It Takes a Village
“Thank you for being here. I didn’t think I could do it, but you all knew I could. I still can’t believe I finally did it.”
These are words from a young, resilient, bright and courageous teenage girl on the day she reached her own personal goal – graduating from a 60-day residential addiction treatment centre. I sat in a circle accompanied by her social worker, house supervisor, Addictions Foundation Manitoba worker, support staff, and other youth from the treatment centre.
The day was a beautiful one, filled with raw emotion. It deeply reinforced why I do what I do. There wasn’t a dry eye in the circle when, riddled with anxiety, she found the courage to end the ceremony with a poem. When it was my turn to speak, I found myself repeating words that I had told her plenty of times during this long journey:
“I am so proud of you, but most importantly, I hope you are proud of yourself.”
I had planned out a short speech a few days earlier, but was so overcome with emotion that my mind drew a blank. This day did not come easy, and when I think of the trauma and pain this girl has been through in her short life, I am simply astonished by her resilience.
They say that it takes a village to raise a child for good reason. It took a large team of resolute, kind-hearted, hopeful people to get to this point. A team that included psychologists, therapists, social workers, case managers, teachers and residential staff. A team that has cried together, laughed together, worried together and rejoiced together. A team, that regardless of the odds, never wavered.
A team that has wiped the eyes of a scared and wounded child, wiped the blood from her bleeding wrists, monitored her through the night as she came down from the effects of drugs, and traveled with her by ambulance each time she experienced an overdose.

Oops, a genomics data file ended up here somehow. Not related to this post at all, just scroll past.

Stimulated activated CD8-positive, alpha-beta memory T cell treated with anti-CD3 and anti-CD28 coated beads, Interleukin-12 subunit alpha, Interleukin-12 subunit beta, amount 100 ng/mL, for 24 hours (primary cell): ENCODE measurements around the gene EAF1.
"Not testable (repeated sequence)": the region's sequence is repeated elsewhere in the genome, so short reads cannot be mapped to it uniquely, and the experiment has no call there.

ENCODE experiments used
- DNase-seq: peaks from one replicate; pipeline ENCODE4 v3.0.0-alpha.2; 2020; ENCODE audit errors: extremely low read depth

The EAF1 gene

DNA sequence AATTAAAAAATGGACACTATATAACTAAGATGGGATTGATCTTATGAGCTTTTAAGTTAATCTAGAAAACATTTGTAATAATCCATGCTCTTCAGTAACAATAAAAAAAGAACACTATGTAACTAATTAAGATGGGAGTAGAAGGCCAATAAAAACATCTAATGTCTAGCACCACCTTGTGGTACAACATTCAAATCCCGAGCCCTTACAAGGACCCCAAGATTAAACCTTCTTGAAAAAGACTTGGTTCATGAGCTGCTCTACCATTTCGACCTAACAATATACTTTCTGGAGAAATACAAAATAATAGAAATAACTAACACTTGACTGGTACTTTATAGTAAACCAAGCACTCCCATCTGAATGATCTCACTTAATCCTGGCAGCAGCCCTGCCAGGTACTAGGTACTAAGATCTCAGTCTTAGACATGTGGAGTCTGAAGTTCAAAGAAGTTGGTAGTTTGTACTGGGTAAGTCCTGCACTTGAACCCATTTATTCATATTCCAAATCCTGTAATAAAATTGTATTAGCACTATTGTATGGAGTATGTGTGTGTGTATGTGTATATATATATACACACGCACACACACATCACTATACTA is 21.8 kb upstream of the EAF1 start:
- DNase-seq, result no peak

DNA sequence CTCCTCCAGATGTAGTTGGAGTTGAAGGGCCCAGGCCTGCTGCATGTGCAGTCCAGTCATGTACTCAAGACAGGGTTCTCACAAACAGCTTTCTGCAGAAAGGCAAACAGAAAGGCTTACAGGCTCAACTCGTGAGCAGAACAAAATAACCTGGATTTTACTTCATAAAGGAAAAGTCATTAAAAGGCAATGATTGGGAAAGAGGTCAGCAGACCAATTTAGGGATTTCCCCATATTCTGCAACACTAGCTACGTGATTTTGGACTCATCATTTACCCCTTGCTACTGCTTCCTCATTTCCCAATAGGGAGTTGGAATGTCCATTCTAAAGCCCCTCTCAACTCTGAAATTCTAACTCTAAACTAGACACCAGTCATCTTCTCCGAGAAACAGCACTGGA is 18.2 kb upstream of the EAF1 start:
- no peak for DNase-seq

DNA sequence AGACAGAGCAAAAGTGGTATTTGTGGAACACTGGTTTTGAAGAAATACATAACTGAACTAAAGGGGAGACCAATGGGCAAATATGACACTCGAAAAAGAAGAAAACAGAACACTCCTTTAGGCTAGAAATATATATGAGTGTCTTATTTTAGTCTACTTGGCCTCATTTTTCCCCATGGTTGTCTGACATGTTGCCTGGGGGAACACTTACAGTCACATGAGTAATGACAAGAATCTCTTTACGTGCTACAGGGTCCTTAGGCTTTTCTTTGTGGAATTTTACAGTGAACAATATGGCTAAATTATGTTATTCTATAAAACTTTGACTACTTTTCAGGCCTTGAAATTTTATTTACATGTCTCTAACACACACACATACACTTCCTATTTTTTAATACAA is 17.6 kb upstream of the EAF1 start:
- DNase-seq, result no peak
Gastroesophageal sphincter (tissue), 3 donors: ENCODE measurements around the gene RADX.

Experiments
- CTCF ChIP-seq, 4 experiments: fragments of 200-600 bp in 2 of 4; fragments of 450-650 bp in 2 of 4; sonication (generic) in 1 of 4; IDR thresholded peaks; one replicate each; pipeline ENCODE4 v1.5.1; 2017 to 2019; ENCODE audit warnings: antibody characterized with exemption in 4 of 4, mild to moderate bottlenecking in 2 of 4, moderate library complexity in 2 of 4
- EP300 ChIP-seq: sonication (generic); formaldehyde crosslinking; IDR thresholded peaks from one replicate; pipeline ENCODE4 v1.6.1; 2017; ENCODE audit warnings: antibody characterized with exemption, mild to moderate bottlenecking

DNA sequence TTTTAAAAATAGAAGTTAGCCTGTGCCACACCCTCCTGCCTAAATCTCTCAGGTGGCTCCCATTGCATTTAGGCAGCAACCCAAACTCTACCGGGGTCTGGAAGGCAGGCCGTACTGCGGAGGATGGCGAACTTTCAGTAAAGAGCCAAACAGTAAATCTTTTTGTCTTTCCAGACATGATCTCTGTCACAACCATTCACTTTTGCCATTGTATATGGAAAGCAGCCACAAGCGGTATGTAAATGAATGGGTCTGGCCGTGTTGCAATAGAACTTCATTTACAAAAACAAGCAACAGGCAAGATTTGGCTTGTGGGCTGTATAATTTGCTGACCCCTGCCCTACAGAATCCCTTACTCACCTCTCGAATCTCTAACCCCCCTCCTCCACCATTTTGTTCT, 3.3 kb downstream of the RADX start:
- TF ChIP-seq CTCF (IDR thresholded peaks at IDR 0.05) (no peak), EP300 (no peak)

The same group of people listened with heavy hearts to stories of the night before. Stories of being sexually exploited and forced to trade drugs for sex. They provided first aid to the self-inflicted injuries. Witnessed the drugs and alcohol grip her body and mind, turning this kind, gentle young girl into someone they didn’t recognize.
They were the ones she berated, threatened and called every unimaginable derogatory name. Still, when morning came, those same team members helped braid her hair, while she apologized through tears. And little-by-little they helped build up her self-worth.
Eventually, this resilient young girl found the courage and strength to realize she needed help, and when she was ready, her support team helped this frightened and vulnerable victim of sexual exploitation seek out the justice she very much deserved.
There is no doubt this is just the beginning, and there will be more hurdles and set-backs to fight through. But when I think of how far this young girl has come, and what we made it through together, I am filled with undeniable hope for the future.
As I sit in my office surrounded by expressive works of art, drawings of brightly colored hearts, flowers, and messages of thanks from participants we support, I am reminded of the innocence of a child. One who longs to do good, to make others happy, and who simply wants to belong. But above all that, I am reminded of the amazing, undeniable power of positive relationships.
-Turning Leaf Residential Clinical Case Manager